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Adult Macular Degeneration

  • Cynthia M. Johnson, MA
Publication Type:


Adult Macular Degeneration

(Age-Related Macular Degeneration, AMD)


Adult macular degeneration (AMD) is an eye disease where a person loses their central vision. It gets worse over time. The macula is the part of the retina that controls central vision. The retina is the tissue that lines the back of the eye. AMD happens when the macula wears down.

There are 2 types:

  • Dry form—parts of the macula get thinner and protein deposits called drusen affect vision
  • Wet form—new blood vessels grow under the macula and leak blood and other fluids into the retina
Macular Degeneration.

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The cause of AMD is not known.

Risk Factors

This problem is more common in adults 50 years of age and older. It is also more common in people with dark-colored eyes.

Other things that may raise the risk are:


AMD may slowly get worse over time and have little effect on a person's vision. Others may have a lot of vision loss in a short amount of time. It does not cause pain.

A person with AMD may:

  • Have blurred eyesight that may get better in brighter light
  • Have problems seeing details in front of the eyes, such as faces or words in a book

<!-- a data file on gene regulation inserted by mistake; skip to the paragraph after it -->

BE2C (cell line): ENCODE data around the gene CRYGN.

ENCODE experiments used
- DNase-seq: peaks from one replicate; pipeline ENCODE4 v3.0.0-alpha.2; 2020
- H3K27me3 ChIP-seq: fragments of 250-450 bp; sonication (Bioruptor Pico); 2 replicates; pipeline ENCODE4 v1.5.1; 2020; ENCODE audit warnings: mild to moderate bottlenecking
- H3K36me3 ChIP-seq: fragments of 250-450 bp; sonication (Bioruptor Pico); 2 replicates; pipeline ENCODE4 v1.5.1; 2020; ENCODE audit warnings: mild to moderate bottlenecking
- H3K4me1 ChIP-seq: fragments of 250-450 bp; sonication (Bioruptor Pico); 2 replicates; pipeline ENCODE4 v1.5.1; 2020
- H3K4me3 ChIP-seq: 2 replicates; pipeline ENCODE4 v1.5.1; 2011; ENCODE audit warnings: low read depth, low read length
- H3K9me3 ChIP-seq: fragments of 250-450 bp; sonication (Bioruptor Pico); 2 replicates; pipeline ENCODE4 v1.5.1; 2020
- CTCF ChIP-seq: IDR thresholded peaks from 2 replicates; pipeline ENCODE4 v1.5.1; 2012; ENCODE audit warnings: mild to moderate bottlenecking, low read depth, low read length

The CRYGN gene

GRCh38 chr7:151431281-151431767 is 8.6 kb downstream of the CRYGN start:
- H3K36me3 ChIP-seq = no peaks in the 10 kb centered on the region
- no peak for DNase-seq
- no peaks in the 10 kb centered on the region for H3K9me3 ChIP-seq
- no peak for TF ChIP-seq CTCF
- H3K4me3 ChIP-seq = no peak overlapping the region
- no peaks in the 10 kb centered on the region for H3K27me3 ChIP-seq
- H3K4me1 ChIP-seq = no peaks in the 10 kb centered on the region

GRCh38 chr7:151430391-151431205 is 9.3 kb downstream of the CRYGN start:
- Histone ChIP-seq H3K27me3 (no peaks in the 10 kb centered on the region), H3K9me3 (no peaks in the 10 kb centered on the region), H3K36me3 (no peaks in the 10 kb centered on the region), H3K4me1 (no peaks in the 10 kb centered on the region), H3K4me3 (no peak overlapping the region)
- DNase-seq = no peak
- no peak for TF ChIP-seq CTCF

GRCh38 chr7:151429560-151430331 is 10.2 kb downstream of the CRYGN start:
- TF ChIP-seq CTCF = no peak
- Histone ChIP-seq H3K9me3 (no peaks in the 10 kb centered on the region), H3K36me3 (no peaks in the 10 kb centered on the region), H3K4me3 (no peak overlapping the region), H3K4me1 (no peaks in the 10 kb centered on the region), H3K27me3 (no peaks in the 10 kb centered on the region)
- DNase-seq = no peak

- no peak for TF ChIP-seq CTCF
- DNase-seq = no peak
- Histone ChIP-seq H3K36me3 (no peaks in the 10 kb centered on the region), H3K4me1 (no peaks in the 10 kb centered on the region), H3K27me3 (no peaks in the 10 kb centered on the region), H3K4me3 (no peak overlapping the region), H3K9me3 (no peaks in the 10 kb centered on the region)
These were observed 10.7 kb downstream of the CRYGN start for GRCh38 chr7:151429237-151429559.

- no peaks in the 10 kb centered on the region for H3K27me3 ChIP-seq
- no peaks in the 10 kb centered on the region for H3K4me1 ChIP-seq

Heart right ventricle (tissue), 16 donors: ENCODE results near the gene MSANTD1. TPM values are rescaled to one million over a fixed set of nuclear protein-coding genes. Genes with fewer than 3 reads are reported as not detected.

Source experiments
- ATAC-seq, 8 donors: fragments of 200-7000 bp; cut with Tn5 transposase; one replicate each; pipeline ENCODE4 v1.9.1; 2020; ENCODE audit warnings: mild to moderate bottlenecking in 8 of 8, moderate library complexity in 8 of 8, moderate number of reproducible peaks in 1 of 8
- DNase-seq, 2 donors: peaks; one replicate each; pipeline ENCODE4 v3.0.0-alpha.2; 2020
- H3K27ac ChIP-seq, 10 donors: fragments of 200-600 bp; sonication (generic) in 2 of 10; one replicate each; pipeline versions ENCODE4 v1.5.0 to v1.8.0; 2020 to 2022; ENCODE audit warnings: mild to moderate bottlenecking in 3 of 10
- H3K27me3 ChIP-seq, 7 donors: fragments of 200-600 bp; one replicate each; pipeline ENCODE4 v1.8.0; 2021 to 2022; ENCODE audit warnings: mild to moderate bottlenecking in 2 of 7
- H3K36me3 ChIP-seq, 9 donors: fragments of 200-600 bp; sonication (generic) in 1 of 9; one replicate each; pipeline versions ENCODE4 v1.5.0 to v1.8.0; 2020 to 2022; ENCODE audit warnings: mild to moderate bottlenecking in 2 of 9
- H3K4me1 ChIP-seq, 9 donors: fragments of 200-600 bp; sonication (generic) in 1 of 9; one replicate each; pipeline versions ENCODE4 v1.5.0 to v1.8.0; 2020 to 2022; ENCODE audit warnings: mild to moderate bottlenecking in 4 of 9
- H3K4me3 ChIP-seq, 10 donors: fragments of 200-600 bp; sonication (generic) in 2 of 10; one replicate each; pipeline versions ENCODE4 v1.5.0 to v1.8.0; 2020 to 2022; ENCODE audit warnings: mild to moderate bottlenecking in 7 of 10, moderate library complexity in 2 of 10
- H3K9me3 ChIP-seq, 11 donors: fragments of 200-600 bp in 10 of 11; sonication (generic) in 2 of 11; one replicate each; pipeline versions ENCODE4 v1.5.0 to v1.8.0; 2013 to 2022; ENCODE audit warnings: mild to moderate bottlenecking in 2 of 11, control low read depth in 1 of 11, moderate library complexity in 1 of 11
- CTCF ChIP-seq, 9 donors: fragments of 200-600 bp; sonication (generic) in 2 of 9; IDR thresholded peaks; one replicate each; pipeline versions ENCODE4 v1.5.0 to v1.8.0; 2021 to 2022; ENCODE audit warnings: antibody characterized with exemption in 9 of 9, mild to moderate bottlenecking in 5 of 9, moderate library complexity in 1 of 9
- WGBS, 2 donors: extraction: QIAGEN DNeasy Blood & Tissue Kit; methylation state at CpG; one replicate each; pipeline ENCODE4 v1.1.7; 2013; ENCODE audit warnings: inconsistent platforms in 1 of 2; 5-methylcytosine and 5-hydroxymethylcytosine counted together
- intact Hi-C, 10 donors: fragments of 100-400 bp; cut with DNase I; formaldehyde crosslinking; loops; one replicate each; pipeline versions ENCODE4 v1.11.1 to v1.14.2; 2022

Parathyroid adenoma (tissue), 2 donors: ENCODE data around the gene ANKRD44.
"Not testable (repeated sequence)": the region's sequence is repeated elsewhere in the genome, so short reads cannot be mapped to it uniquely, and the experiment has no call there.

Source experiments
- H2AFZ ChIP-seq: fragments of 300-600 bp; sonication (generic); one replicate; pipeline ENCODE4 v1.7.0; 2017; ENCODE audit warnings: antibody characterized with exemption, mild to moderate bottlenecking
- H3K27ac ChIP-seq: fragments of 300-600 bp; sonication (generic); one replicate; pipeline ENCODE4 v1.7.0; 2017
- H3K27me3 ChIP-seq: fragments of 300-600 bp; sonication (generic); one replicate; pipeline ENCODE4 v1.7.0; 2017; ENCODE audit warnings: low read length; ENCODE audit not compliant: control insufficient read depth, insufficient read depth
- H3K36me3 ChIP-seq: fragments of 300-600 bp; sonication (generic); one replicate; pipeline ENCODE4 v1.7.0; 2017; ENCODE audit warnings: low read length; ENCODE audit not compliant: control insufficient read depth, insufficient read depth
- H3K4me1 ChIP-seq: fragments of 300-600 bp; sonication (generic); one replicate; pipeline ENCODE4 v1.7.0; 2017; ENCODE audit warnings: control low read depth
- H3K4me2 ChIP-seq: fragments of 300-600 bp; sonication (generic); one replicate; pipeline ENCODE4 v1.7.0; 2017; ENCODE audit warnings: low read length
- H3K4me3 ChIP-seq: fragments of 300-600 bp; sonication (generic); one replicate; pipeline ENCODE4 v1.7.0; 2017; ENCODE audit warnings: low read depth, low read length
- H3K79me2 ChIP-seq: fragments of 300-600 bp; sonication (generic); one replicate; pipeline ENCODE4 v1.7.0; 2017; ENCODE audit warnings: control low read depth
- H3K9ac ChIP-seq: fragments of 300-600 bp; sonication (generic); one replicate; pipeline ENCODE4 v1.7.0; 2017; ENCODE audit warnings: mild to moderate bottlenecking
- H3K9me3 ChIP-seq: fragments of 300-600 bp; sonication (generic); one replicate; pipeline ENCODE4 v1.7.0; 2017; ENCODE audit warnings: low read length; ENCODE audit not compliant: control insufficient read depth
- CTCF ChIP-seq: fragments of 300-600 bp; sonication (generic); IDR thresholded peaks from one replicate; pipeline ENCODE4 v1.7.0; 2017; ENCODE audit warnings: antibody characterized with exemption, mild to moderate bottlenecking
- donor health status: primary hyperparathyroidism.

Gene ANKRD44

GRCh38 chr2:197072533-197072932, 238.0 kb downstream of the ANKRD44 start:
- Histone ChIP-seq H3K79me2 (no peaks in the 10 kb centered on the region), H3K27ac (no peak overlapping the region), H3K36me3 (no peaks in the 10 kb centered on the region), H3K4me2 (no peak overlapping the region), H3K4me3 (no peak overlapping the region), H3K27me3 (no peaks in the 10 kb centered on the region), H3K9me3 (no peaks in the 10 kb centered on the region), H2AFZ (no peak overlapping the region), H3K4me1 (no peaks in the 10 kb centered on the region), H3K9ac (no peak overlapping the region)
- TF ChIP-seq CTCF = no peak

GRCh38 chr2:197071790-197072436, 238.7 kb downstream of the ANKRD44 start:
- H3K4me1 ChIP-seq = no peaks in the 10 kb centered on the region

• Have a small but growing blind spot in the middle of a person's field of vision
  • See straight lines (such as door frames) as being crooked or distorted


The doctor will ask about your symptoms and health history. A physical exam will be done. This may be enough to suspect AMD.

A doctor who treats eyes will do an eye exam and view the retina. This can confirm the diagnosis.

Some people may need images taken of the eyes. This can be done with:

  • Angiography—uses a dye to make blood vessels easier to see
  • Optical coherence tomography (OCT)—uses a dim red light to take a picture of the retina


The goal of treatment is to try to slow the disease’s progress. This will help people have their vision longer. How that is done depends on the type of AMD and how bad it is.


To lower the risk of this problem:

  • Eat a healthy diet that is rich in fruits, vegetables, fish, and nuts.
  • Make sure to get enough vitamins and minerals.
  • Use a hat and sunglasses when outside.
  • Do not smoke.




  • Age-related macular degeneration (AMD). EBSCO DynaMed website. Available at: https://www.dynamed.com/condition/age-related-macular-degeneration-amd.
  • Age-related macular degeneration (AMD). National Eye Institute website. Available at: https://www.nei.nih.gov/learn-about-eye-health/eye-conditions-and-diseases/age-related-macular-degeneration.
  • Macular degeneration. Macular Degeneration Foundation website. Available at: https://eyesight.org/macular-degeneration.
  • What is macular degeneration? American Academy of Ophthalmology website. Available at: http://www.aao.org/eye-health/diseases/amd-macular-degeneration.


  • James P. Cornell, MD
Last Updated:

This content is reviewed regularly and is updated when new and relevant evidence is made available. This information is neither intended nor implied to be a substitute for professional medical advice. Always seek the advice of your physician or other qualified health provider prior to starting any new treatment or with questions regarding a medical condition.